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Humans and technology

The constant is change

Our 10 Breakthrough Technologies list gets to the heart of what we do: identify world-changing technologies.

January 9, 2023
Mat Honan
Robyn Kessler

For the past 22 years, we’ve been publishing an annual list of the 10 biggest breakthrough technologies. In 2018, we defined a breakthrough as “a technology, or perhaps even a collection of technologies, that will have a profound effect on our lives.” That’s pretty broad! But it gets at the heart of what we try to identify: transformative, world-changing technologies.  

I love digging through our back catalogue and perusing the lists from previous years because you can see that change happening. The lists are fascinating snapshots of the evolution of big tech breakthroughs. They document the progress we have made in many of the core areas at the intersection of science and engineering—energy, AI, biotech, quantum computing, and climate tech, to name a few. 

But they are also snapshots of the times we live in. Last year I wrote that I would be pleased if we did not need to include anything covid-19-related on this year’s list. In the previous two years mRNA vaccines, digital contact tracing, covid treatments, and variant tracking had made the list—all grim reminders of the severity of the pandemic. But it was precisely this progression of technologies that helped us, finally, begin to beat covid-19 back to the point where we can live with some sense of normalcy again. 

While we don’t have a covid-related technology on the list this year, there are other reminders of the monumental challenges we face. There is the ongoing war in Ukraine. Abortion access has been limited in many states and banned in several others. We continue to face headwinds as we try to make progress against climate change. 

Some of the items on the list—such as the widening availability of military drones—aren’t exactly good news. One of the more interesting discussions we had putting this year’s list together was about whether or not we should include technologies that are designed, literally, to kill people. But ultimately, inclusion is not an endorsement as much as it is a statement about the potential impact of a technology.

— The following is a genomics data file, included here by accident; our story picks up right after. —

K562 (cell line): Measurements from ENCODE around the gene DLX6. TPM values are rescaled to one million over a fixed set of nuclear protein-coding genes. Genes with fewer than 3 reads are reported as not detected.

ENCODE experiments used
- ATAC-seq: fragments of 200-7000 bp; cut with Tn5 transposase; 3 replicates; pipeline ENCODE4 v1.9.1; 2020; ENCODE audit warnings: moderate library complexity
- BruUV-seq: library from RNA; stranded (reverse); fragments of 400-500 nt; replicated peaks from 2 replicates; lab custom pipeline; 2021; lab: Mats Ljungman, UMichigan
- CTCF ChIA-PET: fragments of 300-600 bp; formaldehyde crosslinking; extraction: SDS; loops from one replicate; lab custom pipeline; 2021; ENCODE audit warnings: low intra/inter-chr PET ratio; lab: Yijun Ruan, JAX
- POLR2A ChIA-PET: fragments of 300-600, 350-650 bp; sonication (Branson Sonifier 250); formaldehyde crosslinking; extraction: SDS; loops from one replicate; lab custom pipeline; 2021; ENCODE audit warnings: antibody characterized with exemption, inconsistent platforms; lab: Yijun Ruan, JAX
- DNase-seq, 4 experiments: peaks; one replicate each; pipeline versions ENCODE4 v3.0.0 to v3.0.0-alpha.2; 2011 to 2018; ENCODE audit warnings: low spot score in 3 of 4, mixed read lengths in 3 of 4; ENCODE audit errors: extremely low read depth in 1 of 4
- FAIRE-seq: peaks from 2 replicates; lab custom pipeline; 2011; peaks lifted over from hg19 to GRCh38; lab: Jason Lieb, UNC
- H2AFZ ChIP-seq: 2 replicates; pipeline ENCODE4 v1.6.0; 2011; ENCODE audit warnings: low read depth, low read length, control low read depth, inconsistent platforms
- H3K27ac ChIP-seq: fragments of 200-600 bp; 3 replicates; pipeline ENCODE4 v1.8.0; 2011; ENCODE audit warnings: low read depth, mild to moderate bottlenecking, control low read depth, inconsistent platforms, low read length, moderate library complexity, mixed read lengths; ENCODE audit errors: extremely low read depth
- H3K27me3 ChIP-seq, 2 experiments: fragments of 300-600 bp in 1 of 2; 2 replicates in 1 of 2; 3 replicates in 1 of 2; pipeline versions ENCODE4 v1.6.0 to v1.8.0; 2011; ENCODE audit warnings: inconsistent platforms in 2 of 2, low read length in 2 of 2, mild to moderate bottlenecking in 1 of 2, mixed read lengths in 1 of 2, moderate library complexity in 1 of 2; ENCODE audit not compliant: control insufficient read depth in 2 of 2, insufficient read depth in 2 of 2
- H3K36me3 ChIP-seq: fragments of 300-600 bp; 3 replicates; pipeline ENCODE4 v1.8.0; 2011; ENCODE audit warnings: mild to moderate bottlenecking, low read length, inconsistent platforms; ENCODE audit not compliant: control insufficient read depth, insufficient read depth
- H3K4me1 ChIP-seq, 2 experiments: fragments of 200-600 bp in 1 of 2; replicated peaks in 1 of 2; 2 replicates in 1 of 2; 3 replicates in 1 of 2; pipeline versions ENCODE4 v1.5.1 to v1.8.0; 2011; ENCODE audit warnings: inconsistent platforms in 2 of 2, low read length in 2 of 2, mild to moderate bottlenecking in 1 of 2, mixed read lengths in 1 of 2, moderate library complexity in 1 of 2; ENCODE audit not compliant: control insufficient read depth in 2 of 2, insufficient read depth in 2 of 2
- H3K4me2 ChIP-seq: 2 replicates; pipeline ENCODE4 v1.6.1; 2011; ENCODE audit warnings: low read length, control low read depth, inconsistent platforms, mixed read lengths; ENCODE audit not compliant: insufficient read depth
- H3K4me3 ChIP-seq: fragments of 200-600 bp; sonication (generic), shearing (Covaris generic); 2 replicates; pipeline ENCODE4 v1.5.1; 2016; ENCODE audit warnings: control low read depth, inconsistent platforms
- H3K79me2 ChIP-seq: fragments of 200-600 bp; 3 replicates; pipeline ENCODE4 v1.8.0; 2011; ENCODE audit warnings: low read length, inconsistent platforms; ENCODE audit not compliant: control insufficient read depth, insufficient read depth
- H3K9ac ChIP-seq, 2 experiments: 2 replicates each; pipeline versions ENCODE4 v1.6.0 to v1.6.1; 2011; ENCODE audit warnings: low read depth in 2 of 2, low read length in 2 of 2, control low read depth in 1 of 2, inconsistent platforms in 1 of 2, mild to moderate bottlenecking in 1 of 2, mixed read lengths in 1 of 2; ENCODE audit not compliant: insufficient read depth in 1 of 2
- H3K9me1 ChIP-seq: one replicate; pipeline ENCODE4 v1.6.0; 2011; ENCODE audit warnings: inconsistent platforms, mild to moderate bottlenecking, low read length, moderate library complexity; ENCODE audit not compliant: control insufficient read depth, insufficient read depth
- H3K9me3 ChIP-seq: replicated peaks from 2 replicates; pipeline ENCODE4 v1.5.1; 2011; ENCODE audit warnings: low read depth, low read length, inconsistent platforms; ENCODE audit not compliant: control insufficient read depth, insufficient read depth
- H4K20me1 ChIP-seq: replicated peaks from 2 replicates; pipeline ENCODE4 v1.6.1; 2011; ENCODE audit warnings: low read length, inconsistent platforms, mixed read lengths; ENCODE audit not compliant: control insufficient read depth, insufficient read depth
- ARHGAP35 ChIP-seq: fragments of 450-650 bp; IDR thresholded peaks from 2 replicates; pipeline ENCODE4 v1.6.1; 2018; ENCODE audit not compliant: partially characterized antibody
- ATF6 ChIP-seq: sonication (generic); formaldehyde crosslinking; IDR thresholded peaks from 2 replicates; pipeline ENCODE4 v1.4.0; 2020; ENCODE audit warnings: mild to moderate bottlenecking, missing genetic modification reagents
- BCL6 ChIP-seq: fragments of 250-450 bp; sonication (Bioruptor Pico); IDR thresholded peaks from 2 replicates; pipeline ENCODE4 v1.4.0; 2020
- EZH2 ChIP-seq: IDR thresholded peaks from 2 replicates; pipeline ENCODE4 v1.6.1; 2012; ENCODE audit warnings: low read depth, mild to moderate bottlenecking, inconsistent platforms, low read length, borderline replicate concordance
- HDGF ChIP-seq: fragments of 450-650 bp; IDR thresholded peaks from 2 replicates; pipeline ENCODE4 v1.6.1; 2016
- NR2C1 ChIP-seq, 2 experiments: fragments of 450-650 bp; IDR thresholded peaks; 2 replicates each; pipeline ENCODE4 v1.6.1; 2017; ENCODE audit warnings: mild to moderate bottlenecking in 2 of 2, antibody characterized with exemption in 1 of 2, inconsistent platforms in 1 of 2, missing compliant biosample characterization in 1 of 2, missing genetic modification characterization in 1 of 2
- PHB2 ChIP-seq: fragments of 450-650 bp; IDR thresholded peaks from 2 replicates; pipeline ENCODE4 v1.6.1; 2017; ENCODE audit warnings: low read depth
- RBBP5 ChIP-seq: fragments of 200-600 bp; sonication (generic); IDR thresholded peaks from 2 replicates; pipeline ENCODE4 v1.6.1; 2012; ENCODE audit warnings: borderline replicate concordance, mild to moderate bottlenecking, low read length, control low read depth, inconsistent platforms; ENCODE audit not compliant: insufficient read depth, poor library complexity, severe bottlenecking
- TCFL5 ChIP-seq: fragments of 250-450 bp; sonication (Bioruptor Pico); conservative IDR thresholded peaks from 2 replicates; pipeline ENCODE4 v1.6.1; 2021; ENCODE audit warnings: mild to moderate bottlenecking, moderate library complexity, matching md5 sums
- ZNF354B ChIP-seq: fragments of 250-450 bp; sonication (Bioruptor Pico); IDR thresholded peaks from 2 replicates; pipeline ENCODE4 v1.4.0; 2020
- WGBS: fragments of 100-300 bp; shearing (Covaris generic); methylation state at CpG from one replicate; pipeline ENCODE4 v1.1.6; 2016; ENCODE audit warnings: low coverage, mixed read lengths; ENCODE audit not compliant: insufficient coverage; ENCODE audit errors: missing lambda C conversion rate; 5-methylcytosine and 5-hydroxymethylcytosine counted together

There are also real reasons for optimism related to other things we see happening. We’re making progress in helping humans live longer, healthier lives with tools such as CRISPR and the potential to produce organs on demand. We’re also getting better at recycling batteries and making EVs truly practical alternatives to gas-powered cars. 

Finally, some of my favorite things on the list this year are the ones that just inspire a sense of awe and wonder at the scope of human achievement. The James Webb Space Telescope, for example, was a no-brainer to include. So was image-generating AI—which in the coming years will have implications for all sorts of applications beyond just creating art.  And while the ability to analyze ancient DNA has the potential to unlock many new scientific discoveries, it’s also just pretty cool. Neanderthal DNA! 

I hope you enjoy this issue. And in the coming weeks, we will have even more for you to check out at—including a poll where you can vote on what you think the 11th breakthrough technology should be. 

One last note: If you enjoy our coverage and think others may too, please consider giving a gift subscription. You can do so at

Thank you for reading,


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